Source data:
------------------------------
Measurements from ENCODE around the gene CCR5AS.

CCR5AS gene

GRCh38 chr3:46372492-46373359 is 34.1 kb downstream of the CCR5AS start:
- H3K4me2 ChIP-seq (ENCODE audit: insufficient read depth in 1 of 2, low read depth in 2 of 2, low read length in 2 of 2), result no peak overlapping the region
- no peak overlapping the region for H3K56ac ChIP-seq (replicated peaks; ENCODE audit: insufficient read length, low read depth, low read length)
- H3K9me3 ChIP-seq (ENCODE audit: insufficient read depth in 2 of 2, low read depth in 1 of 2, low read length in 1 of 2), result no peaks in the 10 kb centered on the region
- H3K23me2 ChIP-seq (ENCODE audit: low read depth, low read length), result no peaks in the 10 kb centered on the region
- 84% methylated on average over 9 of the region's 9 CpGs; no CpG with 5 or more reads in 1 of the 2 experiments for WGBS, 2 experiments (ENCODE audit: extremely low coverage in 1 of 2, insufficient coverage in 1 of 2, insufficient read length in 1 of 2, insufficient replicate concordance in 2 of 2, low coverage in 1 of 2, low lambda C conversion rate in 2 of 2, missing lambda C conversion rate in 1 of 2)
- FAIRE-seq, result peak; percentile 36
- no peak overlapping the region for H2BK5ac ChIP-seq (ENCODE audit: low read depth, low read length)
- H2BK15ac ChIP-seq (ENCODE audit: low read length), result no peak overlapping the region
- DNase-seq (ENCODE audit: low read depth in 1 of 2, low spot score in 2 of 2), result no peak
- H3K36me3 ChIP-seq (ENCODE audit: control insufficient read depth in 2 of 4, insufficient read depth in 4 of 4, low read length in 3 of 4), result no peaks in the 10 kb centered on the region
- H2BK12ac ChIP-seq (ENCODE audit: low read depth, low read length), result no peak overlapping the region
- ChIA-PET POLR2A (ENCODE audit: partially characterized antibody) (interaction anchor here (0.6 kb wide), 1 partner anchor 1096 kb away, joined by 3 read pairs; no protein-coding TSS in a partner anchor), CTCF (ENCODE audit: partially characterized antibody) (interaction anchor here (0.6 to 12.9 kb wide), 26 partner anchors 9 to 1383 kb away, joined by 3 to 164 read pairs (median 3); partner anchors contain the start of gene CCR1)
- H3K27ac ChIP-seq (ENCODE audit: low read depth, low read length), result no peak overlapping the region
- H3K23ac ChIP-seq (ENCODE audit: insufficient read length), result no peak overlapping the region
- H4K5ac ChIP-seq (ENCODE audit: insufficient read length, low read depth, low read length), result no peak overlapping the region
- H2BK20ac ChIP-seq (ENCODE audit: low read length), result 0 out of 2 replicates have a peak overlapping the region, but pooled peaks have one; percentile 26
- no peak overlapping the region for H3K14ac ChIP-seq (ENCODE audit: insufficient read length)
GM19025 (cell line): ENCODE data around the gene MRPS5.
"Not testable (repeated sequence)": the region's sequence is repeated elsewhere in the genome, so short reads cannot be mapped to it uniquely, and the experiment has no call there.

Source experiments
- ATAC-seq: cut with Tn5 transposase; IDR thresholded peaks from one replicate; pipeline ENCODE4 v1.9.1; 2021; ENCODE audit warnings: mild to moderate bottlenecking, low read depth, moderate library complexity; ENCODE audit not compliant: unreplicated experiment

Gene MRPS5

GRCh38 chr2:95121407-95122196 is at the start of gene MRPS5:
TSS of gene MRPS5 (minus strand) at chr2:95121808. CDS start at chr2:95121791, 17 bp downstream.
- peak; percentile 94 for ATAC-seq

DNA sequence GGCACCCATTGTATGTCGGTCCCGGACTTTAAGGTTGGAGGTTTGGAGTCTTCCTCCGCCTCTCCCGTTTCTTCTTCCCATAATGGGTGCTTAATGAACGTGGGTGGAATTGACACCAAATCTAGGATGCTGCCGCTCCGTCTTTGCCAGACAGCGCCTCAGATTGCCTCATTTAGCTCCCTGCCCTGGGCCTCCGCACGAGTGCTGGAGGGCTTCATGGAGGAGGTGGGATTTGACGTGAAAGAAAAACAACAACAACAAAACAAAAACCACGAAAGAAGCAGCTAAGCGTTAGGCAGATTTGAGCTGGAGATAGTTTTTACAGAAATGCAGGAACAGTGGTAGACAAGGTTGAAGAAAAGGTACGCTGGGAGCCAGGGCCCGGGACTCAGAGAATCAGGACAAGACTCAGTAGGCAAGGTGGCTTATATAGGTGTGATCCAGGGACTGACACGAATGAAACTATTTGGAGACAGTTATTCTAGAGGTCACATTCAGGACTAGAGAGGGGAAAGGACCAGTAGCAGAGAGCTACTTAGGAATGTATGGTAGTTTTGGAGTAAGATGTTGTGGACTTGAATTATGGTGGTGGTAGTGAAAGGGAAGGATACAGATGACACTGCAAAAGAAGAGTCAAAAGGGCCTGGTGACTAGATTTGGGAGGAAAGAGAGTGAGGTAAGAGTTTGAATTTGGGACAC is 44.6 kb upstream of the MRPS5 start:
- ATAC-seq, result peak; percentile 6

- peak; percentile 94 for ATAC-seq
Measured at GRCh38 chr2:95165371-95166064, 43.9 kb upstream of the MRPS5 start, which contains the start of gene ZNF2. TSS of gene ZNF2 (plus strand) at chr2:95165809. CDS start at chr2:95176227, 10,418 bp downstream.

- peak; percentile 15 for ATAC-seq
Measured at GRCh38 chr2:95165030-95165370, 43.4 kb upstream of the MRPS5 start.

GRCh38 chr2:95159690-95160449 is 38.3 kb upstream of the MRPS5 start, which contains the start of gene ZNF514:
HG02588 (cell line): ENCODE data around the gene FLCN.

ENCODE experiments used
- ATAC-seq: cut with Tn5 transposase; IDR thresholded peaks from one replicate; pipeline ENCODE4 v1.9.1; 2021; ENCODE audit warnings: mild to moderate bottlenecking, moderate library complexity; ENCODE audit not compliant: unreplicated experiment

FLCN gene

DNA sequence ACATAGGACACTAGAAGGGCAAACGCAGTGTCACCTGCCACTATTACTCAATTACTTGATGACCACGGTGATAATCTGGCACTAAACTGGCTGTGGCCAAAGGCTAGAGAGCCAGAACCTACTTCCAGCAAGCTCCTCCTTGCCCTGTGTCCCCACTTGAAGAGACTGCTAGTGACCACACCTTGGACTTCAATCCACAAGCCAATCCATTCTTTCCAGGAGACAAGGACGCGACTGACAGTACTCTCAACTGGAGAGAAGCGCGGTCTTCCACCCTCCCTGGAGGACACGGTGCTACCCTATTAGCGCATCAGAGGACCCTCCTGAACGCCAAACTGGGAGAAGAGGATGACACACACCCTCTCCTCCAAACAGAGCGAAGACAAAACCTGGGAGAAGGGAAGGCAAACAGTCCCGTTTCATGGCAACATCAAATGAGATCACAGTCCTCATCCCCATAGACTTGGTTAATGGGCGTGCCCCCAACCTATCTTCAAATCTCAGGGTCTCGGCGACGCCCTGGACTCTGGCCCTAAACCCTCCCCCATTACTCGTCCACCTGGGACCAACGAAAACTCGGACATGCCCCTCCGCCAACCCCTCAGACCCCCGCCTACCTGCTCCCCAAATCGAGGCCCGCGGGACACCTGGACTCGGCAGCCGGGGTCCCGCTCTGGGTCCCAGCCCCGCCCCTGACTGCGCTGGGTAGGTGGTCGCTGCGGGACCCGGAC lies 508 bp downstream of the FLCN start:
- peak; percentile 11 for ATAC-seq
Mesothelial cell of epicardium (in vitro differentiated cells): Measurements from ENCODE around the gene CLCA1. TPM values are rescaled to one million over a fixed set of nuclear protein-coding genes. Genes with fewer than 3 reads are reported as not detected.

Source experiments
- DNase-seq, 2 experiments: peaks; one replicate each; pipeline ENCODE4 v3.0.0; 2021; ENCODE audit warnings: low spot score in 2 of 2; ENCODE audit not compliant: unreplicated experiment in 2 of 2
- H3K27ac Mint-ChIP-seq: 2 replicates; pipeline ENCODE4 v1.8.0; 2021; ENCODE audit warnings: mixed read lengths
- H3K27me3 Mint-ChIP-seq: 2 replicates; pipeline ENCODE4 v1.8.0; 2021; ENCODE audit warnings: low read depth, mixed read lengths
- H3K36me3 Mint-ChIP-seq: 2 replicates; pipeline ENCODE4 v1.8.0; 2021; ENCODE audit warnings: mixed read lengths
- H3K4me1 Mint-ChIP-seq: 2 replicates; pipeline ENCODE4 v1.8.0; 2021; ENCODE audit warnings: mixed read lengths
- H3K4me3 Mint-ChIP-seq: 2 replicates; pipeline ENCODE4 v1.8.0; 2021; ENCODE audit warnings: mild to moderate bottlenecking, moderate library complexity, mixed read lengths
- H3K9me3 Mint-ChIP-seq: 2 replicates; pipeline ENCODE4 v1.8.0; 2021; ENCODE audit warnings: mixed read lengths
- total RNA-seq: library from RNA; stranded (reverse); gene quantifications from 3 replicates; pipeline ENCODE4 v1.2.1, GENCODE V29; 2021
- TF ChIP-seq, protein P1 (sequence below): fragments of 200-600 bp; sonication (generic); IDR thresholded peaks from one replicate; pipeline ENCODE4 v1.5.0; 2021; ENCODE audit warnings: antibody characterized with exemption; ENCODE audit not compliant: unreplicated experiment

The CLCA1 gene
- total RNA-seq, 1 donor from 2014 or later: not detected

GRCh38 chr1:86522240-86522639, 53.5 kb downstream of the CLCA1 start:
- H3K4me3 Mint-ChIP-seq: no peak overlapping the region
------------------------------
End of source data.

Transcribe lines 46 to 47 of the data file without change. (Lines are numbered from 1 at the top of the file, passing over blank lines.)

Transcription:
- H3K27me3 Mint-ChIP-seq: 2 replicates; pipeline ENCODE4 v1.8.0; 2021; ENCODE audit warnings: low read depth, mixed read lengths
- H3K36me3 Mint-ChIP-seq: 2 replicates; pipeline ENCODE4 v1.8.0; 2021; ENCODE audit warnings: mixed read lengths